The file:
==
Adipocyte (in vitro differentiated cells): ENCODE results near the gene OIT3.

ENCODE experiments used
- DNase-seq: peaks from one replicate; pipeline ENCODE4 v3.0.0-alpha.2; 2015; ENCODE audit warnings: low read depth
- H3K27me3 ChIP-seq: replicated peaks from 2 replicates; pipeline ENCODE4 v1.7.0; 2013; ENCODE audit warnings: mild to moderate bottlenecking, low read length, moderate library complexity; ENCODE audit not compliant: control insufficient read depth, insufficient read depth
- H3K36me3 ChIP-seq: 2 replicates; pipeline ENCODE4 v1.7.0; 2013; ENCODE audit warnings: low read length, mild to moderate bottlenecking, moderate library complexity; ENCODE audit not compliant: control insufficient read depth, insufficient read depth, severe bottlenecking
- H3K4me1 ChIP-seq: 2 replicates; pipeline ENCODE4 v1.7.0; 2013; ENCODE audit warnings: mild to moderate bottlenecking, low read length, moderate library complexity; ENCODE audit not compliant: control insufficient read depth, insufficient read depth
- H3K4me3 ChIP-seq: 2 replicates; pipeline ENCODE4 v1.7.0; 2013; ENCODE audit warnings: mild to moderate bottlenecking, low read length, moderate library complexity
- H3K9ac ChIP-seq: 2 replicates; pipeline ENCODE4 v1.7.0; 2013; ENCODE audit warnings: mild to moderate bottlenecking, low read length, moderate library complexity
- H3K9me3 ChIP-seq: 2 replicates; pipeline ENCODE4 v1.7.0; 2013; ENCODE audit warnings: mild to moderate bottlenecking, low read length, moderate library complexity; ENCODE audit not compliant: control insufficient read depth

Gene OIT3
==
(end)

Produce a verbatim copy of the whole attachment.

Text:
Adipocyte (in vitro differentiated cells): ENCODE results near the gene OIT3.

ENCODE experiments used
- DNase-seq: peaks from one replicate; pipeline ENCODE4 v3.0.0-alpha.2; 2015; ENCODE audit warnings: low read depth
- H3K27me3 ChIP-seq: replicated peaks from 2 replicates; pipeline ENCODE4 v1.7.0; 2013; ENCODE audit warnings: mild to moderate bottlenecking, low read length, moderate library complexity; ENCODE audit not compliant: control insufficient read depth, insufficient read depth
- H3K36me3 ChIP-seq: 2 replicates; pipeline ENCODE4 v1.7.0; 2013; ENCODE audit warnings: low read length, mild to moderate bottlenecking, moderate library complexity; ENCODE audit not compliant: control insufficient read depth, insufficient read depth, severe bottlenecking
- H3K4me1 ChIP-seq: 2 replicates; pipeline ENCODE4 v1.7.0; 2013; ENCODE audit warnings: mild to moderate bottlenecking, low read length, moderate library complexity; ENCODE audit not compliant: control insufficient read depth, insufficient read depth
- H3K4me3 ChIP-seq: 2 replicates; pipeline ENCODE4 v1.7.0; 2013; ENCODE audit warnings: mild to moderate bottlenecking, low read length, moderate library complexity
- H3K9ac ChIP-seq: 2 replicates; pipeline ENCODE4 v1.7.0; 2013; ENCODE audit warnings: mild to moderate bottlenecking, low read length, moderate library complexity
- H3K9me3 ChIP-seq: 2 replicates; pipeline ENCODE4 v1.7.0; 2013; ENCODE audit warnings: mild to moderate bottlenecking, low read length, moderate library complexity; ENCODE audit not compliant: control insufficient read depth

Gene OIT3